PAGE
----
We were set to publish a note on targets from major automakers to ramp production of electric and autonomous vehicles when we heard the news from Tempe. Regardless of who was responsible, it’s a tragic reminder about the dangers of road safety and reminds us that the move to self-driving cars will take longer than most think. We’ve been asking ourselves: what’s the right way to think about the risks of autonomy? Is the threshold for AVs zero accidents, or is it an improvement relative to human drivers? In the end, we continue to believe humans should not drive, and that traffic and pedestrian fatalities will decline under autonomy.
Tesla’s activity in electric and autonomous vehicles (EV and AV) is well documented. The electric car maker’s unlikely rise as a leader in EV and AV has forced other manufacturers to turn their attention to emerging technologies. Fuel cell technology had been considered the alternative fuel of the future, but Tesla’s success has altered the mindset of the industry and pushed other carmakers to develop battery-powered vehicles. Separately, the development of autonomous vehicles is a hyper-competitive space, with companies pouring billions of dollars in R&D for self-driving technology. Tesla’s Autopilot is probably the most advanced AV system on the road today, but its competitors are nipping at their heels. It’s clear that autonomous vehicles are the future, what’s much murkier is who the winners are going to be and when they are actually going to win.
- EV: In December of 2017 Toyota announced they were ramping up production of various forms of electrified vehicles (i.e. hybrids, battery-powered, fuel cell). They plan to offer an electrified version of every model they have in production. By 2030 they hope to have sell 5.5m electrified vehicles, with 1m of those being zero-emission (i.e. fully electric). Initially, they will roll out their EVs in China before moving to other markets like India, Europe, and the U.S.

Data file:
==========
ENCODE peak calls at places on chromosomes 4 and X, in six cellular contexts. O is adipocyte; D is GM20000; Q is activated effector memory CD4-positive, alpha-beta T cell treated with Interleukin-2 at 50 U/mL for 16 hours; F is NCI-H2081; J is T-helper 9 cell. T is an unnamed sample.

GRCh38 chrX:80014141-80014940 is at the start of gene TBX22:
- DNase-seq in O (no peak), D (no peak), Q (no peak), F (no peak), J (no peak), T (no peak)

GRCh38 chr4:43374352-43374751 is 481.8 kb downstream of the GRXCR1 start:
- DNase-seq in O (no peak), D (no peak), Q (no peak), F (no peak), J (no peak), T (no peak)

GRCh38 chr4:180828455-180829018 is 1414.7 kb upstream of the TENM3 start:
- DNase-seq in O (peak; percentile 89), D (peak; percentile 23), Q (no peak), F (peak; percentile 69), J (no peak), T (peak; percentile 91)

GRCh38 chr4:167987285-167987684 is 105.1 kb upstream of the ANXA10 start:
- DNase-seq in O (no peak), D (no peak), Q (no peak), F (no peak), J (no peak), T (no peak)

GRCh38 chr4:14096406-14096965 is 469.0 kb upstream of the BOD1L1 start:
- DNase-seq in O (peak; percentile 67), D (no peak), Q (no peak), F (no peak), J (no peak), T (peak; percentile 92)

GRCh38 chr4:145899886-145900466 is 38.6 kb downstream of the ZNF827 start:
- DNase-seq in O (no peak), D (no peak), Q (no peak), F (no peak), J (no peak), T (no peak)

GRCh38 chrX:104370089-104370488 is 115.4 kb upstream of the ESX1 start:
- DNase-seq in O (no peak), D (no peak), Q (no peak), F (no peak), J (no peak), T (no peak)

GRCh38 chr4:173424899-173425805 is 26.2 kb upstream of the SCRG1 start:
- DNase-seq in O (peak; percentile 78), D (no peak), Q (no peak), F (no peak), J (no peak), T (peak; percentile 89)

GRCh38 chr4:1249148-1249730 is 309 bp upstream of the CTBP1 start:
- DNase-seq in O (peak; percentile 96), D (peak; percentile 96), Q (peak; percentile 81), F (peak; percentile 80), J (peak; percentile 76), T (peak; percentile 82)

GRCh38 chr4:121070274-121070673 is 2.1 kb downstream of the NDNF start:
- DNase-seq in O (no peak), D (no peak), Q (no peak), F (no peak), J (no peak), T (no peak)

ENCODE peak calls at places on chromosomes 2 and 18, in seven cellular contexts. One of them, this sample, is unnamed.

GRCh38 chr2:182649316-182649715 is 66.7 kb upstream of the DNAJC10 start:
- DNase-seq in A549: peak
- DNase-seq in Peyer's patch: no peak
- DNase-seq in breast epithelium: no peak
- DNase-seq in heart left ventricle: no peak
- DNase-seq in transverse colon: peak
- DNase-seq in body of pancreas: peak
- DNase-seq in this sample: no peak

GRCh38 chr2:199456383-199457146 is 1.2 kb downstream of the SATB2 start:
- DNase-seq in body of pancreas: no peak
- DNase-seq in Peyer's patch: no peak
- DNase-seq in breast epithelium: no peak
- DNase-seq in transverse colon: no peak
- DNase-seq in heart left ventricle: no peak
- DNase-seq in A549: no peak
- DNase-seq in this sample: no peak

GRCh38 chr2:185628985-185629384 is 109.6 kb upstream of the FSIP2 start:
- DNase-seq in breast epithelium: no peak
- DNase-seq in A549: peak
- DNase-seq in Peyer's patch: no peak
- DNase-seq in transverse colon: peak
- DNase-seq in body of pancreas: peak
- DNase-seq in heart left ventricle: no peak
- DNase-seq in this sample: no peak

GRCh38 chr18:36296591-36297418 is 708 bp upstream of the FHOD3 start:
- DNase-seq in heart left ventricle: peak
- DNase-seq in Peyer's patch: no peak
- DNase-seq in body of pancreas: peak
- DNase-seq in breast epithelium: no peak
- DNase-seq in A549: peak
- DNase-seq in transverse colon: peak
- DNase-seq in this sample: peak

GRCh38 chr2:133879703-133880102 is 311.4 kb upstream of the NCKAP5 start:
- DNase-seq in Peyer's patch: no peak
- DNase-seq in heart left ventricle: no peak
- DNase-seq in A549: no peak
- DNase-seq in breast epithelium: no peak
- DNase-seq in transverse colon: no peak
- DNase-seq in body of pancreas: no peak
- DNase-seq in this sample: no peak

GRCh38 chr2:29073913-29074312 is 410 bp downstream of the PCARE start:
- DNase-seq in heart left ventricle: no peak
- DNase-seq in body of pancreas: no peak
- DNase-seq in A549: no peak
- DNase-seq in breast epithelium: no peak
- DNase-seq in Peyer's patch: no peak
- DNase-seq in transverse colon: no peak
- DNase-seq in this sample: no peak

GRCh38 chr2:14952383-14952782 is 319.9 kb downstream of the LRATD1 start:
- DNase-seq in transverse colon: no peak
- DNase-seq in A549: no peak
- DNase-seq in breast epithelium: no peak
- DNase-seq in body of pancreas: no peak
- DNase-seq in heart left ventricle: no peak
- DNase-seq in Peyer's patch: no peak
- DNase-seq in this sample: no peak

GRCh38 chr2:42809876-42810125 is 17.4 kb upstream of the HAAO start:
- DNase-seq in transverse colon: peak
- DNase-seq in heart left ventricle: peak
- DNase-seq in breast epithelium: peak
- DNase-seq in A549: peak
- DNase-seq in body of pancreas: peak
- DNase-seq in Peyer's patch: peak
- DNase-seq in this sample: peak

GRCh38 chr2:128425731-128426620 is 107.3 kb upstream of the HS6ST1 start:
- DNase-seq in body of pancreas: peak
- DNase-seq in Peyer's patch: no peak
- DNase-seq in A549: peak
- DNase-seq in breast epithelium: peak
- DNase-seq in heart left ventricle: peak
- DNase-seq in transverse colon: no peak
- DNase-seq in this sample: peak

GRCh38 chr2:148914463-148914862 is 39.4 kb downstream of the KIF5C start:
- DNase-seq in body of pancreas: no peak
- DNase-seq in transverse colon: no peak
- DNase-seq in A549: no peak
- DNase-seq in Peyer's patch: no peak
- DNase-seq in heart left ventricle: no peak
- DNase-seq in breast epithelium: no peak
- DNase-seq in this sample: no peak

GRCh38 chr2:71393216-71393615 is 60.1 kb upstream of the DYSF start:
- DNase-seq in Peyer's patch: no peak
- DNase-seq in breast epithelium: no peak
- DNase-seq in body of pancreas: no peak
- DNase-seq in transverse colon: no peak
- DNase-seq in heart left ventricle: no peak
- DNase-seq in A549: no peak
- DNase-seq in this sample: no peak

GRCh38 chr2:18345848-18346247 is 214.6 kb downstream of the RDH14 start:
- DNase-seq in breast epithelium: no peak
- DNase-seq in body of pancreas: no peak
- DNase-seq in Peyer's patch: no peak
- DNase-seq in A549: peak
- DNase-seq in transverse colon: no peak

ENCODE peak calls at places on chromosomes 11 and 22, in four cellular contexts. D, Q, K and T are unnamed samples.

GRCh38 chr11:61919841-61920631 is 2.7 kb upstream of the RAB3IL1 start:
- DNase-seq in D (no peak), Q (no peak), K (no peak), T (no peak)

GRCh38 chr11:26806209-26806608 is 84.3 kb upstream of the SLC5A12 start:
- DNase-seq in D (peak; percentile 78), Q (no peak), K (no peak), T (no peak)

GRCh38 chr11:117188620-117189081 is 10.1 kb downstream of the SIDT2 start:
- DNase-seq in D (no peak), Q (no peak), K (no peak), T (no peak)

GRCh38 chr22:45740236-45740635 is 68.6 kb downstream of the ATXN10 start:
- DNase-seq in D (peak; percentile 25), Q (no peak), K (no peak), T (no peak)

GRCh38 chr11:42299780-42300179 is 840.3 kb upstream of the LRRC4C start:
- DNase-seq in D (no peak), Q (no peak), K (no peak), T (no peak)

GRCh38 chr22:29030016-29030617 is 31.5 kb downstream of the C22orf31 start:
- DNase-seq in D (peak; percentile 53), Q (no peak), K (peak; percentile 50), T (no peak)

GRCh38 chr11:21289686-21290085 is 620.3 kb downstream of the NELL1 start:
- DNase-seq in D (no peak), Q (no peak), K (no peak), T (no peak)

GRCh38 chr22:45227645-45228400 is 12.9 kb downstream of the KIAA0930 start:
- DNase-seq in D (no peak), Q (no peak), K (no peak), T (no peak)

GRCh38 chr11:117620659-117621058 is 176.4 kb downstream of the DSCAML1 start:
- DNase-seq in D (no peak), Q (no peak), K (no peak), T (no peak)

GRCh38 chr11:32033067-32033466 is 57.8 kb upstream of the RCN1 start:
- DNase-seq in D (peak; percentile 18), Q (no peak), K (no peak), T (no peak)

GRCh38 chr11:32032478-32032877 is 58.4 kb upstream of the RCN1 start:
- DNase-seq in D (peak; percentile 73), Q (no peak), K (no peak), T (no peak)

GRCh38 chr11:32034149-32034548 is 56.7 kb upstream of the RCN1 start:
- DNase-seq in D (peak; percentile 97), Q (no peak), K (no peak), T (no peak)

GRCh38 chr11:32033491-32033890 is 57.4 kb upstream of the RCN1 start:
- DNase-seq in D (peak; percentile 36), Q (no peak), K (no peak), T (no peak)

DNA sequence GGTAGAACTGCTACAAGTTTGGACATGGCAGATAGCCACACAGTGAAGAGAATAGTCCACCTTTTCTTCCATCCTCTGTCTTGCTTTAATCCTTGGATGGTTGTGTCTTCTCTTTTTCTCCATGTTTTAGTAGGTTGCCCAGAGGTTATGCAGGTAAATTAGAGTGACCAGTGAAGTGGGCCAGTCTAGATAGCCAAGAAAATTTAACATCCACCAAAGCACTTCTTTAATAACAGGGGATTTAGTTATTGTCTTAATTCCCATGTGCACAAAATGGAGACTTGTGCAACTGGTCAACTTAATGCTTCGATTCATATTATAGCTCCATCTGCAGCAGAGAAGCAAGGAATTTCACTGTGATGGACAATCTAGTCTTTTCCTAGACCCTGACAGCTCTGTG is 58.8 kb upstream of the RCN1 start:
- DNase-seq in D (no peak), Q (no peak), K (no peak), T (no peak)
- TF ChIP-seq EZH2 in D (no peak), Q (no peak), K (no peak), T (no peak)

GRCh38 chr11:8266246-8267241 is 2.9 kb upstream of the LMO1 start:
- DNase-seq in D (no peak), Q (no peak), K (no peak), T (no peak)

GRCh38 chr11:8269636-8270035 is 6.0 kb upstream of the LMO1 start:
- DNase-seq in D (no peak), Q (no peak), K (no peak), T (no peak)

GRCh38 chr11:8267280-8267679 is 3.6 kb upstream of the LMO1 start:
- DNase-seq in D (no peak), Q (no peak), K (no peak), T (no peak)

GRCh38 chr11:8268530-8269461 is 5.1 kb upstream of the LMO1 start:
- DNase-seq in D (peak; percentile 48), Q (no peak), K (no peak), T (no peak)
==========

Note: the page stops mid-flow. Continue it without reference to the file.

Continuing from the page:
- AV: The Toyota Research Institute is Toyota’s R&D arm that has been doing most of the work in autonomy for Toyota. At CES 2018, they showcased the third iteration of their self-driving vehicle, Platform 3.0. Its major improvement was the 4 long-range LiDARs on the roof that allow it to “see” 200m out all 360 degrees around the vehicle. Toyota says this makes it one of the most perceptive AVs being tested today. In late March 2018, Toyota was rumored to be in talks to have Uber supply them with their self-driving technology, which way mean Toyota’s technology isn’t advancing as fast as they would have hoped.
- EV: This past week VW came with some big news for EV plans: $25m in battery supplies to begin producing 3m vehicles a year in 16 factories by 2025. Volkswagen expects to spend up to 50B Euro on batteries to supply the initiative. The battery push is a continuation of VW’s aggressive electrification strategy. In September it was announced the they would be producing electric versions of all 300 vehicle models across the group’s 12 brands, a $24B investment.
- AV: Volkswagen is also heavily involved in AV, even showcasing a concept AV at last month’s Geneva Motor Show without a steering wheel or pedals. Beyond that, they have teamed up with AV software rockstars Aurora and announced production plans for a 4-seat fully autonomous bus.
- EV: Ford has been vocal about their commitment to electrifying their vehicles, planning to invest $11 billion in by 2022 and have 40 hybrid and fully electric models (upping their previous announcement of investing $4.5B by 2020).